Machine learning analysis of research citations highlights importance of federal funding for basic scientific research

B. Ian Hutchins

B. Ian Hutchins

Biomedical research aimed at improving human health is particularly reliant on publicly funded basic science, according to a new analysis boosted by artificial intelligence.

“What we found is that even though research funded by the National Institutes of Health makes up 10% of published scientific literature, those published papers account for about 30% of the substantive research — the important contributions supporting even more new scientific findings — cited by further clinical research in the same field,” says B. Ian Hutchins, a professor in the University of Wisconsin–Madison’s Information School, part of the School of Computer, Data & Information Sciences. “That’s a pretty big over-representation.”

Hutchins and co-authors Travis Hoppe, now a data scientist at the Centers for Disease Control and Prevention, and UW–Madison graduate student Salsabil Arabi, published their findings recently in the Proceedings of the National Academy of Sciences.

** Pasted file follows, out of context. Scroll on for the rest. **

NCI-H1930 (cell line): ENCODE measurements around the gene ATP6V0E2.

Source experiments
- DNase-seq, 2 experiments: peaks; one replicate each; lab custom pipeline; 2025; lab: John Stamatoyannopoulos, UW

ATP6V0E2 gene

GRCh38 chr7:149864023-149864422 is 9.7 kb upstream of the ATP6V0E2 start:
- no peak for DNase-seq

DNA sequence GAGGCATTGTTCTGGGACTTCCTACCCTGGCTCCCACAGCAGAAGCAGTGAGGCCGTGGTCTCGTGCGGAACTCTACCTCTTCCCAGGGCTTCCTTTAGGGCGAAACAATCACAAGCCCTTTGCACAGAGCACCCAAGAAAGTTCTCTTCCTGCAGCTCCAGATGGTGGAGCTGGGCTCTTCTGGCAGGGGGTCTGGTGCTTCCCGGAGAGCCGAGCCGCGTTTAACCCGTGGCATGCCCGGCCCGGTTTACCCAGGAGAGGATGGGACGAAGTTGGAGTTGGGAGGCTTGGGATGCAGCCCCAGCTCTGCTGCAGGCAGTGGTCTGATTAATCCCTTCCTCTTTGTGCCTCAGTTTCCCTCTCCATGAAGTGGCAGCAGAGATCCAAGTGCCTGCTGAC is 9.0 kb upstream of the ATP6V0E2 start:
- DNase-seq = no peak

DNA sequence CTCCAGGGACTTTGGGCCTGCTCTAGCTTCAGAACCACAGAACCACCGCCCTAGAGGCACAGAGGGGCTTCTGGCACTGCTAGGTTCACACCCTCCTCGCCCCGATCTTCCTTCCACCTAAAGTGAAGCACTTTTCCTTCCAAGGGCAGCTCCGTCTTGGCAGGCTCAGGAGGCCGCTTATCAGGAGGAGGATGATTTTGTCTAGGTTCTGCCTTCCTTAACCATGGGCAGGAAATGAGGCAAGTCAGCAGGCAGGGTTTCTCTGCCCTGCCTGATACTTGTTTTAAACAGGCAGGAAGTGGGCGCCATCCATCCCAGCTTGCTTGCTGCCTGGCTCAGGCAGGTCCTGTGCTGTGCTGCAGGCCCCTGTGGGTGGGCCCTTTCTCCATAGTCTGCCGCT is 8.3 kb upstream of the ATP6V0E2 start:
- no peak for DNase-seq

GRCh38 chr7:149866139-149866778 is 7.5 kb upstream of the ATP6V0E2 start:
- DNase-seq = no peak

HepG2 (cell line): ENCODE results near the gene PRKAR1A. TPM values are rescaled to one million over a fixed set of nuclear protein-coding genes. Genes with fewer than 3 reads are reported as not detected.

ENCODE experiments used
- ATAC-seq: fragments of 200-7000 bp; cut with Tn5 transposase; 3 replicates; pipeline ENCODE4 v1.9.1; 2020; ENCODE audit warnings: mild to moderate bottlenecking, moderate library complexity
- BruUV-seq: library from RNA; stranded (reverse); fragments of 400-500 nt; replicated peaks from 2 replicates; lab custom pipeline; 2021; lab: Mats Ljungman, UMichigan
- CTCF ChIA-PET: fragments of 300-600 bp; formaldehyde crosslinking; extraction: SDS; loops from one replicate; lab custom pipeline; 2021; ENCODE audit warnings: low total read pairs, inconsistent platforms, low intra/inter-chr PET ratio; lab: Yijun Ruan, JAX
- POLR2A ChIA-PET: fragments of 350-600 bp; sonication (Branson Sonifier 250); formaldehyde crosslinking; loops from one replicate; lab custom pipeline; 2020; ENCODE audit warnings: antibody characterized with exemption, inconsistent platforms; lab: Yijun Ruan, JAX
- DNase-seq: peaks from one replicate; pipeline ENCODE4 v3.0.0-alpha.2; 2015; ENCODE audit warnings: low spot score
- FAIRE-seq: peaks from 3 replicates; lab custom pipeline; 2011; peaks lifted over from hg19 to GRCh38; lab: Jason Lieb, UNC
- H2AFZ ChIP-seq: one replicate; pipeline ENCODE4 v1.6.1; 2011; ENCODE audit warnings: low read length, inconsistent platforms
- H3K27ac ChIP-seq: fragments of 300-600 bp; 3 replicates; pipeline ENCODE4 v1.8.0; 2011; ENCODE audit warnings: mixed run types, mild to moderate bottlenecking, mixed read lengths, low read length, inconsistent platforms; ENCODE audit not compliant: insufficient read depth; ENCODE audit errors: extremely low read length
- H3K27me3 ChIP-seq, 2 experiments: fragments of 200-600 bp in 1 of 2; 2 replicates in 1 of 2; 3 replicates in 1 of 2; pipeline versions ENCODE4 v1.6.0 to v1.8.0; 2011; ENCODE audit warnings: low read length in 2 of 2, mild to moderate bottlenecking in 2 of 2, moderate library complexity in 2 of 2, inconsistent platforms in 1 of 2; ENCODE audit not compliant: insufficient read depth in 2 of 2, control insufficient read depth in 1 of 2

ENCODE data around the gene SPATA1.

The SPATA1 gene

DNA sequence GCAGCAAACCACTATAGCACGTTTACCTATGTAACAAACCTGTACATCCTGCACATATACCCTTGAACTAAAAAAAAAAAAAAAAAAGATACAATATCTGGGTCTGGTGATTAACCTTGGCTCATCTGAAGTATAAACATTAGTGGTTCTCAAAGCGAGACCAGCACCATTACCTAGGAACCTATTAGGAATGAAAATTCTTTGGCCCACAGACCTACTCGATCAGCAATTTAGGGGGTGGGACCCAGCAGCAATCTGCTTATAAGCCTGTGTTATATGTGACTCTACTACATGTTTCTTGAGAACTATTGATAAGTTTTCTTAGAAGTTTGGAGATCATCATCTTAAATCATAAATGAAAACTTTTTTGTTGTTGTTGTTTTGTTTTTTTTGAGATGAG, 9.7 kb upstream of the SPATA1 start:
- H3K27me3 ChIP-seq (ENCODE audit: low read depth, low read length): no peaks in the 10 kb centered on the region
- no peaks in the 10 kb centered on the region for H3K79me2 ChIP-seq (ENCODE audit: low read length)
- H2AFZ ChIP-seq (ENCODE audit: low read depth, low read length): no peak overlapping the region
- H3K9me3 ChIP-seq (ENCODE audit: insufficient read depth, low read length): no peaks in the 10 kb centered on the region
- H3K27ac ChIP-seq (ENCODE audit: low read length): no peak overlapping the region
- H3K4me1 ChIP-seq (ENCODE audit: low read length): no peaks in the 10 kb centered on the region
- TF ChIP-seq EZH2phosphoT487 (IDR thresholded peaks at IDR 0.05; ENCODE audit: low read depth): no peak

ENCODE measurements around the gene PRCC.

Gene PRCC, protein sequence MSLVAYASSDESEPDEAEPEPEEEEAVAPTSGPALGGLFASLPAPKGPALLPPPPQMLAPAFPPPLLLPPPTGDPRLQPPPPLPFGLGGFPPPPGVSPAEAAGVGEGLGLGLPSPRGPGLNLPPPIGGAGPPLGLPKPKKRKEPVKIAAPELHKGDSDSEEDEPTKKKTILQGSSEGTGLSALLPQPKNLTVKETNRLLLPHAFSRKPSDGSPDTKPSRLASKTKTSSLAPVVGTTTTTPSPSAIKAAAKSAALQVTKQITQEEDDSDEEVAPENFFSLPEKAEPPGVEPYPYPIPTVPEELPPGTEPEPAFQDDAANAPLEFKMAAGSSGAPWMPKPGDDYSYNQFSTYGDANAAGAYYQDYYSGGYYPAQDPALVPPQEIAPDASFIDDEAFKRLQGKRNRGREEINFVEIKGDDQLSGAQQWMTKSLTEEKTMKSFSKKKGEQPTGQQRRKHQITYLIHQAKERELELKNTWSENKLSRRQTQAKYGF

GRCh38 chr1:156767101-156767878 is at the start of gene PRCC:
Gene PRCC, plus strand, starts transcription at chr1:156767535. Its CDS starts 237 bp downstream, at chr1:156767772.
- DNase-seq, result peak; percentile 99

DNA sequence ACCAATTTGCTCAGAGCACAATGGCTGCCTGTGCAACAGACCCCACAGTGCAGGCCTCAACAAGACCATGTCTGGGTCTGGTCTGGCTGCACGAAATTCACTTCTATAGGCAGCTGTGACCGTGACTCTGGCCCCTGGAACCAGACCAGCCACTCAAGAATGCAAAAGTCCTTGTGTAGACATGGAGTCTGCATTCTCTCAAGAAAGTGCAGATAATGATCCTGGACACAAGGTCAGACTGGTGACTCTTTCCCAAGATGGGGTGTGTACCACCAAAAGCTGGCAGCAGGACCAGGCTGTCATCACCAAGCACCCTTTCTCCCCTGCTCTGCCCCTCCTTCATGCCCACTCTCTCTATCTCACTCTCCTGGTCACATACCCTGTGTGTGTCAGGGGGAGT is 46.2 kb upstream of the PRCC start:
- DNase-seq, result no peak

Published research papers typically include lengthy sections citing all the previous work supporting or referenced within the study. “Predicting substantive biomedical citations without full text,” the paper by Hutchins and Hoppe that you are reading about right now, cited no fewer than 64 other studies and sources in its “References” section.

Citations represent the transfer of knowledge from one scientist (or group of scientists) to another. Citations are extensively catalogued and tracked to measure the significance of individual studies and of the individuals conducting them, but not all citations included in any given paper make equally important contributions to the research they describe.

Read More